Havelock North High students representing NZ in chosen sports
Havelock North High School students Georgia Hulls and Jenna Tidswell are no strangers to representing their country in their respective sports, and both are soon to do it again.
Year 13 student Georgia has qualified for her second Oceania Junior (Under 20) Athletics Championships in Fiji next month. The 17-year-old broke the events 100m and 200m records when she competed in 2014. The only person from Hawke's Bay competing at this year's games, she will also race in multiple other relay events.
She is no stranger to the track or competitions. She started running when she was six years old, began training when she was ten, and started serious training at 15.
"I used to go to Nelson park every club day with my friends. I loved it from a young age and just kept going," Georgia said.
It was hard to chose a highlight but she rates her tenth place at the World Youth Games in 2015 as her highest achievement to date. She has run faster times since then, but in terms of experience that was hard to beat.
"I'd encourage every kid to give running a go. It helps with every sport, being as fast as you can. I play hockey and I know it's helped a lot with that," she said.
"And the friendships you make are incredible. All my closest friends would be from running and we still talk most days, even when their overseas or somewhere else in New Zealand".
Georgia trains every day. She has two gym sessions and six running sessions a week as well as four hockey trainings.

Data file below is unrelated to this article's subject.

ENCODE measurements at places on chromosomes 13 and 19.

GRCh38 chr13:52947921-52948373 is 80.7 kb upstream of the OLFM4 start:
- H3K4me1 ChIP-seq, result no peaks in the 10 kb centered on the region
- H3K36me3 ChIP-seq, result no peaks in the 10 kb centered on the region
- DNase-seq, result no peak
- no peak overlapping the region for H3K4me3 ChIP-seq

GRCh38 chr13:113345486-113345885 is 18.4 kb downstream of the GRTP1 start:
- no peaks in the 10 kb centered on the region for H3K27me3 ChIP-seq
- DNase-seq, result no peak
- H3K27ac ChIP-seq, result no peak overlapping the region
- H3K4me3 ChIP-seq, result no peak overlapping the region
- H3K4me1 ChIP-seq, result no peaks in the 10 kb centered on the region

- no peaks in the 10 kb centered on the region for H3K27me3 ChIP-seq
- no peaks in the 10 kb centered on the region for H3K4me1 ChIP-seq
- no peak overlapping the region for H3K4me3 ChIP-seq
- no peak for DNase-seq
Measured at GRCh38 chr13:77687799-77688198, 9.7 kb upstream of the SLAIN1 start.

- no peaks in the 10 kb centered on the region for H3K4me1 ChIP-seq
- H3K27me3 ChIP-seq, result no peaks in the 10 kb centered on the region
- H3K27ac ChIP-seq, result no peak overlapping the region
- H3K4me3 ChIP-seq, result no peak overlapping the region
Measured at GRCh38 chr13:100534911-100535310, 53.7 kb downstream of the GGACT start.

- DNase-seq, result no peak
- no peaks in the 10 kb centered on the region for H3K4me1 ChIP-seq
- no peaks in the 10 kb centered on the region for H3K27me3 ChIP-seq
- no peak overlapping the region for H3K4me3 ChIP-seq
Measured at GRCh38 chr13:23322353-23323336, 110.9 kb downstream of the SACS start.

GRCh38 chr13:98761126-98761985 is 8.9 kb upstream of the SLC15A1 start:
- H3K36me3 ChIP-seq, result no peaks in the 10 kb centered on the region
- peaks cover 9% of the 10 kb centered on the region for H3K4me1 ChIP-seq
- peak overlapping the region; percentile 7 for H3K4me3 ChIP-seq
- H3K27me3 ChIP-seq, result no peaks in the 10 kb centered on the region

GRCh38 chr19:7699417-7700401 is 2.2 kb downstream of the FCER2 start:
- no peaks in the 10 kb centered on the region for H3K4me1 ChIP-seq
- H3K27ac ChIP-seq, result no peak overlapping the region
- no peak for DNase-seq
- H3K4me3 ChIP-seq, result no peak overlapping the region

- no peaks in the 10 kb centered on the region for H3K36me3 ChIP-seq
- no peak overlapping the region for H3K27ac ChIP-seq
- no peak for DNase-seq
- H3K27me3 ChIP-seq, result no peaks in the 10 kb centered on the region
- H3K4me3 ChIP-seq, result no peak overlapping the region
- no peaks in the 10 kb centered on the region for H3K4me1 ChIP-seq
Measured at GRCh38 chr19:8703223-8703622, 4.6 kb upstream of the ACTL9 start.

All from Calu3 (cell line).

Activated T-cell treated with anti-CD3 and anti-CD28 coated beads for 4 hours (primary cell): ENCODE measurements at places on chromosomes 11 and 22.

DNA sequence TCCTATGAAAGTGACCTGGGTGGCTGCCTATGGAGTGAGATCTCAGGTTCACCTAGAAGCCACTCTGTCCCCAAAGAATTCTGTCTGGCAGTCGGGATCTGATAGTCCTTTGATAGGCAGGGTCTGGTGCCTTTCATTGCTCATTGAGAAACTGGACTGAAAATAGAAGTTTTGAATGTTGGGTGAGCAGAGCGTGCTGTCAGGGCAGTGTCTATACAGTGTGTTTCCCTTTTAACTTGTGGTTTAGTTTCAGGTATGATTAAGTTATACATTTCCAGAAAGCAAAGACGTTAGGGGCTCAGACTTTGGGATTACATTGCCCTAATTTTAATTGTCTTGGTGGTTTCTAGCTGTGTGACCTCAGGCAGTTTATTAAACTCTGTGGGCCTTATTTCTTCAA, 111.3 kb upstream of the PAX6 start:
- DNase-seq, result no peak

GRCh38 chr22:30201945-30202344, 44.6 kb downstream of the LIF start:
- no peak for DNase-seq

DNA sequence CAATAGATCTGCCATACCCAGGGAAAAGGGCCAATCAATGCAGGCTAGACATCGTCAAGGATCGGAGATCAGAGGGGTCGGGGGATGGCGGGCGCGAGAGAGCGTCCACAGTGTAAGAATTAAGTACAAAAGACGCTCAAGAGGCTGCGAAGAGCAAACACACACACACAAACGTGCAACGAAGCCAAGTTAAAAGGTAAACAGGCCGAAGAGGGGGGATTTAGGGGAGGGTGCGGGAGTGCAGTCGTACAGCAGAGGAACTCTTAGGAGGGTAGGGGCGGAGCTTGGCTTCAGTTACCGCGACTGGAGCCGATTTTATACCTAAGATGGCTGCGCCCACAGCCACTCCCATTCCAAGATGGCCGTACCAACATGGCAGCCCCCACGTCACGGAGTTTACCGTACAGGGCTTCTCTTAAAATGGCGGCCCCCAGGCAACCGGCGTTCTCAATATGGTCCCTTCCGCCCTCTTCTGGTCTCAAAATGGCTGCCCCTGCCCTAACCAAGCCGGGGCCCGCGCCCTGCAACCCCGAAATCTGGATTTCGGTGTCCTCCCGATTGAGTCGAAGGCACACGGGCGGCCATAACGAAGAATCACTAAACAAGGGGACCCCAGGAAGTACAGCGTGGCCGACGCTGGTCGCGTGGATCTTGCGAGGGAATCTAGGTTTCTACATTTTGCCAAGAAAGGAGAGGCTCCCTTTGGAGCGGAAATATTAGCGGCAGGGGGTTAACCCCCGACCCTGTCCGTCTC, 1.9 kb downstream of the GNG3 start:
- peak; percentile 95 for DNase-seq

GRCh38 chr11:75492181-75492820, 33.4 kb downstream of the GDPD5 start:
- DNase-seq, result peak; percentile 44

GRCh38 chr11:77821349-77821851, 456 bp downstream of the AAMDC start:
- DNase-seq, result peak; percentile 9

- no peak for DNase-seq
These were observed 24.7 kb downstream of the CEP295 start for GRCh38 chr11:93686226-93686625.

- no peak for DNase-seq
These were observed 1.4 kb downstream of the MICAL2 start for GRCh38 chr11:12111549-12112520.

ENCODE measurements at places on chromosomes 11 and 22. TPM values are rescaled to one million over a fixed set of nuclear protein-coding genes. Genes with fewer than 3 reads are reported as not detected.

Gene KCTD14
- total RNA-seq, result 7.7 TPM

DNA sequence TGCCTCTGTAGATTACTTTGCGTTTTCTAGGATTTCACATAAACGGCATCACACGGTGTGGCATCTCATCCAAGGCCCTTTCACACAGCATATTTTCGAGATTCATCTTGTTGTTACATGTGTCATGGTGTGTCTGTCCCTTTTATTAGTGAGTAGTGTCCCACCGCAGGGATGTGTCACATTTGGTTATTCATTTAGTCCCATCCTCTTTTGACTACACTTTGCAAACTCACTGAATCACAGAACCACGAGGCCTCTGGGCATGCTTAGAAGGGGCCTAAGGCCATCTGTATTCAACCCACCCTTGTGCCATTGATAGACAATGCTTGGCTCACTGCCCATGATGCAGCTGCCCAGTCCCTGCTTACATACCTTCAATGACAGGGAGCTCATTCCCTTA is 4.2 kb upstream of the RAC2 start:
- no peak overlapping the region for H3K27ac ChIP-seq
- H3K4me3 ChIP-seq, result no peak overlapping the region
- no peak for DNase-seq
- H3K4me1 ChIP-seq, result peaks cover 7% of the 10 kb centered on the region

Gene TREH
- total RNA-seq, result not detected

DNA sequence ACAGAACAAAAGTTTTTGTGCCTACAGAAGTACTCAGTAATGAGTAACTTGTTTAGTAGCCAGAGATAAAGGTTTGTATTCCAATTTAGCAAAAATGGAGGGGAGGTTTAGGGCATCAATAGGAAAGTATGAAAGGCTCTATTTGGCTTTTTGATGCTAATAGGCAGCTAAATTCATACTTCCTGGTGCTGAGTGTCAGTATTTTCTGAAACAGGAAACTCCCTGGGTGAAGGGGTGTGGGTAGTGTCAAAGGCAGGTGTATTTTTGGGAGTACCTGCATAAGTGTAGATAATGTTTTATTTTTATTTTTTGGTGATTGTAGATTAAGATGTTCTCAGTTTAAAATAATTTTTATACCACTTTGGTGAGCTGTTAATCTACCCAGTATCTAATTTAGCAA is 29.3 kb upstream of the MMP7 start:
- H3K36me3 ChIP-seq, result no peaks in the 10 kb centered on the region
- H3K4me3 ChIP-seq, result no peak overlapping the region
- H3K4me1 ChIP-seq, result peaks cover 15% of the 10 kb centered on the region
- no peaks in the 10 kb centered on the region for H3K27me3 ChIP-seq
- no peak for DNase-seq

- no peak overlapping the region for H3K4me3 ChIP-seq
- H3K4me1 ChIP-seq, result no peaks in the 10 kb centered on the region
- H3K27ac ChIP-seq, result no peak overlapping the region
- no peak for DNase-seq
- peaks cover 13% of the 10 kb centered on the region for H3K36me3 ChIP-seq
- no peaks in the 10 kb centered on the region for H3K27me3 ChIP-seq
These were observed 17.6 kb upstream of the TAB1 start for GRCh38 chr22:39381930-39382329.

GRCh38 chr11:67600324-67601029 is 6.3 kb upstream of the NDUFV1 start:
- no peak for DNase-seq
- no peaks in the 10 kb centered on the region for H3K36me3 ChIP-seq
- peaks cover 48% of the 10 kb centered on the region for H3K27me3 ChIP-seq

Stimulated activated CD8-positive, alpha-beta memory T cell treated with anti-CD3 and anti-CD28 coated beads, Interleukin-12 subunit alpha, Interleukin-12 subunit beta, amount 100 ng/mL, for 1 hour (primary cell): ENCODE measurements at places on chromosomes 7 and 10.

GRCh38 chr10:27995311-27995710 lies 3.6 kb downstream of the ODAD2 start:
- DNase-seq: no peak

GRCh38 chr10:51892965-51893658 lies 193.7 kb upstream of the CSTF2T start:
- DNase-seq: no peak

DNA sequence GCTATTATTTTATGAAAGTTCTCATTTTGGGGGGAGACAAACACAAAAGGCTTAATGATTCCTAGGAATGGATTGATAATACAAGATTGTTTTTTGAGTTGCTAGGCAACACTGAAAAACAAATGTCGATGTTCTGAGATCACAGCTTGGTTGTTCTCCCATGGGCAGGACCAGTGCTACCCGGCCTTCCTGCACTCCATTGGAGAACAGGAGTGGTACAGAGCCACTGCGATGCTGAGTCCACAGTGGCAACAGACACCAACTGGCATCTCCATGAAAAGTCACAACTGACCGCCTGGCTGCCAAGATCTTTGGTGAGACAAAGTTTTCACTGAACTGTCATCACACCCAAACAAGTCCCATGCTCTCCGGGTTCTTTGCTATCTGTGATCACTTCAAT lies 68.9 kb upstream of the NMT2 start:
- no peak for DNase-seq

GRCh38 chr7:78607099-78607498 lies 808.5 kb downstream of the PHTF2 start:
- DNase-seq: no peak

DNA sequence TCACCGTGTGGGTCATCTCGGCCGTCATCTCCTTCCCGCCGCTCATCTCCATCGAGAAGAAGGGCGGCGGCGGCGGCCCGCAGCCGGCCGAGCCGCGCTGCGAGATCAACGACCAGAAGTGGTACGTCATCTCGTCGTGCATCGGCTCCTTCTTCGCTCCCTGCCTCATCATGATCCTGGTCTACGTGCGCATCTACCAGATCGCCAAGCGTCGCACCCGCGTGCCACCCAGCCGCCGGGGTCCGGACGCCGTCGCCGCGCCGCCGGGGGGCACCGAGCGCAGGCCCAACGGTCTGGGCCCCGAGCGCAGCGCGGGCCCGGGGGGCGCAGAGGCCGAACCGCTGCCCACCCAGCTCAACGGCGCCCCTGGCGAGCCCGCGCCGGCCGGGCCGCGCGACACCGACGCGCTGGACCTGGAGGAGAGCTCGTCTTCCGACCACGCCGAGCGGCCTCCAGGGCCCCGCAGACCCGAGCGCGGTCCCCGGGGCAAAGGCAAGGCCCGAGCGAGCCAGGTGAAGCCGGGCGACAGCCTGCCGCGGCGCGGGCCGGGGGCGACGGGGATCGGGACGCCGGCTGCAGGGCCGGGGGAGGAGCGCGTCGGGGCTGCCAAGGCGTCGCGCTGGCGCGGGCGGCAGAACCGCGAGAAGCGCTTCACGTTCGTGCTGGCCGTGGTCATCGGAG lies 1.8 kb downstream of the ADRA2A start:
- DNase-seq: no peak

Her next big decision will be which university to attend.
"We're working that out at the moment. I think it will most likely be Auckland. That's where the best facilities and coach is for me. I'm looking at the States in maybe two years," she said.
Year 12 student Jenna Tidswell has been orienteering for seven years, starting in year five at Haumoana School.
"I pretty much loved it, and cross-country, right away. I love running over the different terrain. You're out in the farms and the forests, and you get to travel quite a bit to some amazing places," she said.
Asked what she thinks makes her so good at the sport, the 16-year-old Jenna replied "training".
She runs most days, usually for about 8km, and often with her younger brother Will who is also achieving top results for his age group.
"I do a lot of running, but I also do a lot of work on the technical side of it, the navigation with compasses and maps, that sort of stuff. Experience makes you better," she said.
Her next big event will, hopefully, be the Junior World Orienteering champs in Finland in July. She is raising funds for the trip now.
She has previously competed in Australia and Turkey.
Like Georgia, Jenna would encourage other kids to try her sport at a young age.
"It's an amazing sport, but mostly it's the people you meet. You mix with these people who all have the same interest and you just naturally bond to one another," she said.